How to Can Jam and Jelly, the USDA Way

Learn the safe way to make jam and jelly, and you’ll have a sweet, convenient treat for months to come!



Jelly Temperature Test
There are two ways to test jelly for doneness. For the temperature test, simply use a jelly or candy thermometer to boil the mixture until it reaches the temperature specified for the altitude where you live. 
Chart From United States Department of Agriculture
Can Jam and Jelly
Why buy from the store when you can make your own jam and jelly at home? WIth a little help from the USDA, learn how to make cherry jam (left), or any other flavor jam or jelly, and this delicious bread spread could be yours. 
Photo By Fotolia/Joanna WNUK
Extract Juice to Make Jelly
After crushing or cutting the fruit into small pieces, you must extract the juice. Be sure to follow the recipes above, which detail what should be added, if anything, to each fruit, as well as how long each should simmer before being strained through a colander.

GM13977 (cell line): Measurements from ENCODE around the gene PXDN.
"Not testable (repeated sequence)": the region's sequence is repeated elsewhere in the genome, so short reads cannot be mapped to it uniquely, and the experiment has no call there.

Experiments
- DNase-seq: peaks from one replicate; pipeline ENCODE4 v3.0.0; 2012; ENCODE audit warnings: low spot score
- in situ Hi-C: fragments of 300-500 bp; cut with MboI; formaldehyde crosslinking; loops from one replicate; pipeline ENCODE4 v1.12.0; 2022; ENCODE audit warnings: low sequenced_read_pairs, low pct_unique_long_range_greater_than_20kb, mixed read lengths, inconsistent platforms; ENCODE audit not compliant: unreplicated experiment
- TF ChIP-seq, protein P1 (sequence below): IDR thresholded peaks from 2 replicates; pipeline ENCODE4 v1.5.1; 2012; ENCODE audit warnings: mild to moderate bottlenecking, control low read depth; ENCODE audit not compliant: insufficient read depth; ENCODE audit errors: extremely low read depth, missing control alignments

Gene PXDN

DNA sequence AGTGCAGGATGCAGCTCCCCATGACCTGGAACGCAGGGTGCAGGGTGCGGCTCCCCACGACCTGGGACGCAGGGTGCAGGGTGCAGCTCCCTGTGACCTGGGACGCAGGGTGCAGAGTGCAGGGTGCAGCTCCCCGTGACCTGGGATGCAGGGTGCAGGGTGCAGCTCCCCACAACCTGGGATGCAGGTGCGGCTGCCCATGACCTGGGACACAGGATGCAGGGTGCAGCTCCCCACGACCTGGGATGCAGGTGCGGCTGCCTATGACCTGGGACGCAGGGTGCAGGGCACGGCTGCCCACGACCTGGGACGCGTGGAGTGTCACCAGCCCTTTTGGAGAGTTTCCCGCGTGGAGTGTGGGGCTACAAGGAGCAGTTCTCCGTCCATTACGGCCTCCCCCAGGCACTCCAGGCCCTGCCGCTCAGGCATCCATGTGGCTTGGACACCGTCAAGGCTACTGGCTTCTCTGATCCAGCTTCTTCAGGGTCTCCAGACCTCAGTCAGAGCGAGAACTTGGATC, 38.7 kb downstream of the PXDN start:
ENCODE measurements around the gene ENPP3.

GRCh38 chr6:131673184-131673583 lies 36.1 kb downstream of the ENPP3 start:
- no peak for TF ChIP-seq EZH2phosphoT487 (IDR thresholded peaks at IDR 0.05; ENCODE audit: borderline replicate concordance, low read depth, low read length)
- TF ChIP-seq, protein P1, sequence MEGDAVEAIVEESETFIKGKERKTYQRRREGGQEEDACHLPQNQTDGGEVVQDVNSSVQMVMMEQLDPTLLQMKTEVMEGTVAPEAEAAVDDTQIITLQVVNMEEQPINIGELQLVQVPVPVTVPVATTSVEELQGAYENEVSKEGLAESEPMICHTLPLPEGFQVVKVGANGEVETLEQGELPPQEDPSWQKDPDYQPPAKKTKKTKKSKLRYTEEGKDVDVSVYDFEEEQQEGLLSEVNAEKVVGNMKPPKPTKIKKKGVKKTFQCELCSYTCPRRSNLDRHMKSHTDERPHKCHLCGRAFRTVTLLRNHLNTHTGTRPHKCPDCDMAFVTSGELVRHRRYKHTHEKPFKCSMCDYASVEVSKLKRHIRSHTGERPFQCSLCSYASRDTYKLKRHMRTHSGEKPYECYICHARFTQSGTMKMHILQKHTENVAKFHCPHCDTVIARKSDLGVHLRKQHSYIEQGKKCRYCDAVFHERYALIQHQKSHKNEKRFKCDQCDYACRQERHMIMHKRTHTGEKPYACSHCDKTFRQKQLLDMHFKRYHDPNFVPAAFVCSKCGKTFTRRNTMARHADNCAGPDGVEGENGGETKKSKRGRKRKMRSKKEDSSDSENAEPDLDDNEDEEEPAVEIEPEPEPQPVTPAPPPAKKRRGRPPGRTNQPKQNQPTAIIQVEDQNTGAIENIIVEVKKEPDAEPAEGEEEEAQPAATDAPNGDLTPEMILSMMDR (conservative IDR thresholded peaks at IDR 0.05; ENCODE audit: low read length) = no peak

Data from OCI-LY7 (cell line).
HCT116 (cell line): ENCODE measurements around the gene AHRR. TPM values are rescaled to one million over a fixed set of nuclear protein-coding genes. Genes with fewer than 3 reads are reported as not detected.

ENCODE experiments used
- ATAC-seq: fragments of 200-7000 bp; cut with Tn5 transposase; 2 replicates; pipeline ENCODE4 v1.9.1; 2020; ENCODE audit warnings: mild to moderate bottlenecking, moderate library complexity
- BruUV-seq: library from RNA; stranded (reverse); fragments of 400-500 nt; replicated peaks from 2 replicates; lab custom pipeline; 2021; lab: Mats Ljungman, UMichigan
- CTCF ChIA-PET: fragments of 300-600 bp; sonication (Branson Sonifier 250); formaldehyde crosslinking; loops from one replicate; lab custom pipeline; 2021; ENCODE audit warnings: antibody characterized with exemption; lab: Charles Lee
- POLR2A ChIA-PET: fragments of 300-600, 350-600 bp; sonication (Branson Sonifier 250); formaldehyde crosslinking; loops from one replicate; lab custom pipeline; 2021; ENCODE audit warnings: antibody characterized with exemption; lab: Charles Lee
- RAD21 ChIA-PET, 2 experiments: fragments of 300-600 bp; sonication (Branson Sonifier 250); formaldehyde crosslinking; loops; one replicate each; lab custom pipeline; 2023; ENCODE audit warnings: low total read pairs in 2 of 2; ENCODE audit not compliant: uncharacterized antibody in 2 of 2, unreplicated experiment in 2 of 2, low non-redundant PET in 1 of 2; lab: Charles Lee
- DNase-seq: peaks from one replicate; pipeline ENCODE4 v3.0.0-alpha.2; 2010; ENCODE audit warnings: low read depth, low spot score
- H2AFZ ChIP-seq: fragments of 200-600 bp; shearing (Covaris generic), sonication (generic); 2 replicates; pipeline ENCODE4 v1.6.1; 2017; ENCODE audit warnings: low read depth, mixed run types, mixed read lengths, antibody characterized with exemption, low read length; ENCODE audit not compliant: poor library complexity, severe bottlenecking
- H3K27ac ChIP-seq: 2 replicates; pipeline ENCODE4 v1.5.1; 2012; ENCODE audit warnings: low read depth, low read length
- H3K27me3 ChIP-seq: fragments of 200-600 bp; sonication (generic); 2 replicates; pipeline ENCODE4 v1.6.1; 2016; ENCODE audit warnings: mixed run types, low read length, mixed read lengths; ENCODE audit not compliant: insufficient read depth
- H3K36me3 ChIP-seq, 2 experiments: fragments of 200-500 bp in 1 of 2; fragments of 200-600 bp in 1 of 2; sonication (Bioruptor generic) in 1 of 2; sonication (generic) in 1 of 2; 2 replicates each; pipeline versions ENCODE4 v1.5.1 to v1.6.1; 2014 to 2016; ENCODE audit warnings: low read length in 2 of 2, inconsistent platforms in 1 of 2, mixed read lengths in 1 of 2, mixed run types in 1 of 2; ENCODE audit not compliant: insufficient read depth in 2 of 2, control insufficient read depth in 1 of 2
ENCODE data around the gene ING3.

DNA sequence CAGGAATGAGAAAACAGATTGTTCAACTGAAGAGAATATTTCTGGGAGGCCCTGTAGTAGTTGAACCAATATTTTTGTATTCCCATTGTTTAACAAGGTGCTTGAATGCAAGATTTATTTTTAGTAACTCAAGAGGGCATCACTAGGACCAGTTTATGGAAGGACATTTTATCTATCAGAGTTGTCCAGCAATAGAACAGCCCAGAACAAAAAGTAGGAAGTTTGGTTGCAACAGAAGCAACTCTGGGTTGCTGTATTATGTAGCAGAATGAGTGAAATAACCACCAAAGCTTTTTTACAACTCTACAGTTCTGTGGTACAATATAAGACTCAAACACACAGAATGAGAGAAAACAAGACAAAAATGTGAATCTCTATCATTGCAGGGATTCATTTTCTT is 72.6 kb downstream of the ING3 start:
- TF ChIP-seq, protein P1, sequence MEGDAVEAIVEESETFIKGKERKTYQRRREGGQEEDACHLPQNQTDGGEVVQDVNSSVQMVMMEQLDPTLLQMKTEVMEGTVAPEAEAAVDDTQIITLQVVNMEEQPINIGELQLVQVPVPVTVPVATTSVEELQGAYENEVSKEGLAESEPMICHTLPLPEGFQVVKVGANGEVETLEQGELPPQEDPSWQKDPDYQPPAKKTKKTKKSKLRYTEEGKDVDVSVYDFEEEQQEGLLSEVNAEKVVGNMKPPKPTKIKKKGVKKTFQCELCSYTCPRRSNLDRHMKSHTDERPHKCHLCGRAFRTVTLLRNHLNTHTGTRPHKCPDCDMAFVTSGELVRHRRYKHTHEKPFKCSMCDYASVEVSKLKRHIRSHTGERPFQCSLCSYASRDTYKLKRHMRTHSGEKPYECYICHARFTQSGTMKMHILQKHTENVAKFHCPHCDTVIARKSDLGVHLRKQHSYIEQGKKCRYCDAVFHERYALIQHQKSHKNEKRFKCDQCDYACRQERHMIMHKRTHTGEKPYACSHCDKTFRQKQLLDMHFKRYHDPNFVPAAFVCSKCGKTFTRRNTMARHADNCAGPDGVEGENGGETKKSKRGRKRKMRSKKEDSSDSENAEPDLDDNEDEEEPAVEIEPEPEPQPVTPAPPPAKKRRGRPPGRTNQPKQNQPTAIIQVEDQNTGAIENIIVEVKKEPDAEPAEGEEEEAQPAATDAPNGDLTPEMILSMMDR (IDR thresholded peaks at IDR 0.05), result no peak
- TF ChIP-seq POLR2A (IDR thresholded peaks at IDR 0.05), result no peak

Chart From United States Department of Agriculture
Spoon Test
For the second test, known as the sheet or spoon test, dip a cool metal spoon into the boiling jelly mixture, and then raise the spoon about a foot above the pan (out of the steam). Turn the spoon so the liquid runs off the side. If the syrup forms two drops that hang off the spoon, as seen on the right in the picture above, your jelly is ready to be processed.  
Illustration From United States Department of Agriculture
Jelly Process Times
Once you've poured your gelled jelly into sterile jars, it's time to process it in a boiling-water canner. Follow the recommended process times detailed in the chart above.
Chart From United States Department of Agriculture
Jam With Pectin Ingredients
Unlike jelly, making jam without pectin doesn't require extracting fruit juice. Simply use the correct amounts of crushed fruit, sugar and in some cases, lemon juice listed in the chart.
Chart From United States Department of Agriculture
Process Times With Pectin
While the order in which you combine jam and jelly ingredients when using added pectin depends on the type of pectin used, the process times remain the same. Follow the recommended times featured above. 
Chart From United States Department of Agriculture
Jam Process Times Without Pectin
Processing times for jam without added pectin are the same as jelly. Just make sure you follow the time that matches the altitude where you live.
Chart From United States Department of Agriculture











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